Constructive Feedback

We all handle constructive feedback differently. How we handle constructive feedback is shaped by things like our experiences, our personality, and how we were raised.  I also believe that how constructive feedback is delivered plays a big part in how receptive we are to it.

Constructive feedback and me have a love/hate relationship.

Growth is important. A part of my company’s Creed is “I will never stop learning“. Growth and learning cannot happen without failure and criticism. I am avoiding the term criticism because that’s not what I am talking about. What’s the difference?

Both criticism and feedback involve evaluation. As leaders, we need to evaluate each and every situation. However, a key difference between feedback and criticism is that criticism involves judgment and faultfinding, where feedback evaluates and then passes on corrective information.

Jeff Johnson – LinkedIn 

Learning and growth are important to me, I desire constructive feedback. But that does not mean that it’s an easy thing for me to receive. It’s like fitness. I stare at the barbell in front of me sometimes while a battle rages in my head. I know it’s going to suck. Fran is a good example of when I tend to really have a struggle with the stupid barbell. But I know at the end I am going to be sore … and feel great. Throughout the day that crazy 21-15-9 will continue to burn calories and in the long run, along with consistently exercising and eating right it, I am a stronger and healthier person.

That’s how I have to think about constructive feedback. When I think of it this way, even if it’s actually criticism and it’s not a positive thing, I can glean from it what I need to and improve.

Personally I struggle on a deep level with constructive feedback. As a child I longed and strived for approval from a parent that would not give it to me. It did not matter how much I did right or how hard I worked, the focus was always on what I did not do 100% correctly or how someone else did better. Even if I was the winner of the game, the one accepted into the program, the one that got the job and performed well. Nothing was given but criticism.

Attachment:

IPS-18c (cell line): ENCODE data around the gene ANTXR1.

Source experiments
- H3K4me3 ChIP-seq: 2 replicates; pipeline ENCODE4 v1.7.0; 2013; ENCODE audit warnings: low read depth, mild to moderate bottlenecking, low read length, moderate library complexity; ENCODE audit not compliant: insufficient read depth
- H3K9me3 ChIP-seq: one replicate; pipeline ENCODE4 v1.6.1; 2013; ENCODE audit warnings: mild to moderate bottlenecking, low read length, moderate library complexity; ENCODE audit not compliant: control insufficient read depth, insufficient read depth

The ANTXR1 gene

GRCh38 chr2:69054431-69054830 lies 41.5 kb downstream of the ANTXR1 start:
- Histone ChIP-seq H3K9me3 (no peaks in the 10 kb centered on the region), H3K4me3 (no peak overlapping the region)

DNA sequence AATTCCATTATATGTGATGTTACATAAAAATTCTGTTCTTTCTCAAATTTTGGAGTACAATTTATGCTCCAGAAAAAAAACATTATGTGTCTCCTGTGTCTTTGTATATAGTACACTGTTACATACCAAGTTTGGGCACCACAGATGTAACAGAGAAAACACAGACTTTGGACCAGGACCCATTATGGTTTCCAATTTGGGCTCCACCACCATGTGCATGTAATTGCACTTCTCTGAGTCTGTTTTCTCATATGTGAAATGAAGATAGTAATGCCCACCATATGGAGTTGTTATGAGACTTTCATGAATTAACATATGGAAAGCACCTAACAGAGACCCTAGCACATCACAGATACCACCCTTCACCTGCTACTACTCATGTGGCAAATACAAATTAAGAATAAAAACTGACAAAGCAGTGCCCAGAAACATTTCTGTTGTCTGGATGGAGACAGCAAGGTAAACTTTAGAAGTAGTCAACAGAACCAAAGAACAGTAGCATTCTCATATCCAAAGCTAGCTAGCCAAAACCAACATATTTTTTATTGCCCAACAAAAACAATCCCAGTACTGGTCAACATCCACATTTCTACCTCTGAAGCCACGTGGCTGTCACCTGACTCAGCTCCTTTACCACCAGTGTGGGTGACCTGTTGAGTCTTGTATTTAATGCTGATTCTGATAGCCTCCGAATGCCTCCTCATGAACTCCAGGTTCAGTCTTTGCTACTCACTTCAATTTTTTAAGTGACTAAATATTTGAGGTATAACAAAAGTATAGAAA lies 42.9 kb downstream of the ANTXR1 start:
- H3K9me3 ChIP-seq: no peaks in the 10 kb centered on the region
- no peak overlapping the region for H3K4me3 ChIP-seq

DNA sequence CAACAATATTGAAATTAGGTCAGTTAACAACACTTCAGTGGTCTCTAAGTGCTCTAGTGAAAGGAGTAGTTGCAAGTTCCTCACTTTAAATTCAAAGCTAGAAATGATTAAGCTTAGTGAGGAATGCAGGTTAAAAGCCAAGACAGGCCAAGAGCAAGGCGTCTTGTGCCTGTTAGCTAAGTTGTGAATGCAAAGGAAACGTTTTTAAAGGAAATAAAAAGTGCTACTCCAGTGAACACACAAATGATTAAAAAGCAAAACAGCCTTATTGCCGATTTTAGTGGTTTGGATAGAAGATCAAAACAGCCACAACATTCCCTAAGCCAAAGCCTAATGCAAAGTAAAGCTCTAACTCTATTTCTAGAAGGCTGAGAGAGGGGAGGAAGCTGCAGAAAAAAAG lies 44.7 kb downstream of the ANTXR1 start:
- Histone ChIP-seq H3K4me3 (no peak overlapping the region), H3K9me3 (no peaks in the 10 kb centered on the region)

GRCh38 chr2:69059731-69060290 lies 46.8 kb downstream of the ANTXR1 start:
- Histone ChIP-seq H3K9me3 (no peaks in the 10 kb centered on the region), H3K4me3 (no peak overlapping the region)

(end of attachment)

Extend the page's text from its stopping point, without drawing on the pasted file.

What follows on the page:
That’s no excuse to avoid constructive feedback though. Constructive feedback is important and it’s a necessary part of growth in my personal life, my job, as a father, as a husband, in my faith and so forth. There is really no area that constructive feedback does not belong. Here is a little life hack that I learned. Be purposeful about your attitude when receiving constructive feedback.It goes a long way. As my counselor told me once, don’t operate as that little boy striving for approval that he cannot get. Operate as a competent man who has the opportunity to improve through constructive feedback. It may sounds a little corny or like psych-speak, but it works.

Where I am employed we just started reviewing each other’s work. Overall it’s a lot of positive feedback. Some of the feedback has been hard to hear, but all of it has been constructive feedback. My co-workers have brought me some “ah-ha!” moments, and “Oh, that is a great idea, I will start doing that from now on” thoughts. It’s a good thing we are doing because it directly benefits the people we help every day, as well as improves us.

In my opinion, we as a society we are way too sensitive about feedback and criticism. One little remark and a person can take to Twitter and Facebook and Instagram and document all the reasons that the criticism was wrong and how the person who offered it is way off base. Or we can offer criticism remotely without knowing the whole story or having to look into the eyes of those we criticize. All that aside, face to face, person to person, constructive feedback is good. If it has to be done via a text, video call, Slack, or other, just be sure to do it with respect and care. It’s pretty easy to tell when feedback is actually criticism and when it’s not.

If you struggle with feedback like I do from time to time, try and remember that it’s good for you. 

What about giving constructive feedback? Are you good at giving praise, but not constructive feedback? Feel free to leave comments! I’ll be tackling that in another post.

Leave a Reply

This site uses Akismet to reduce spam. Learn how your comment data is processed.

Site Footer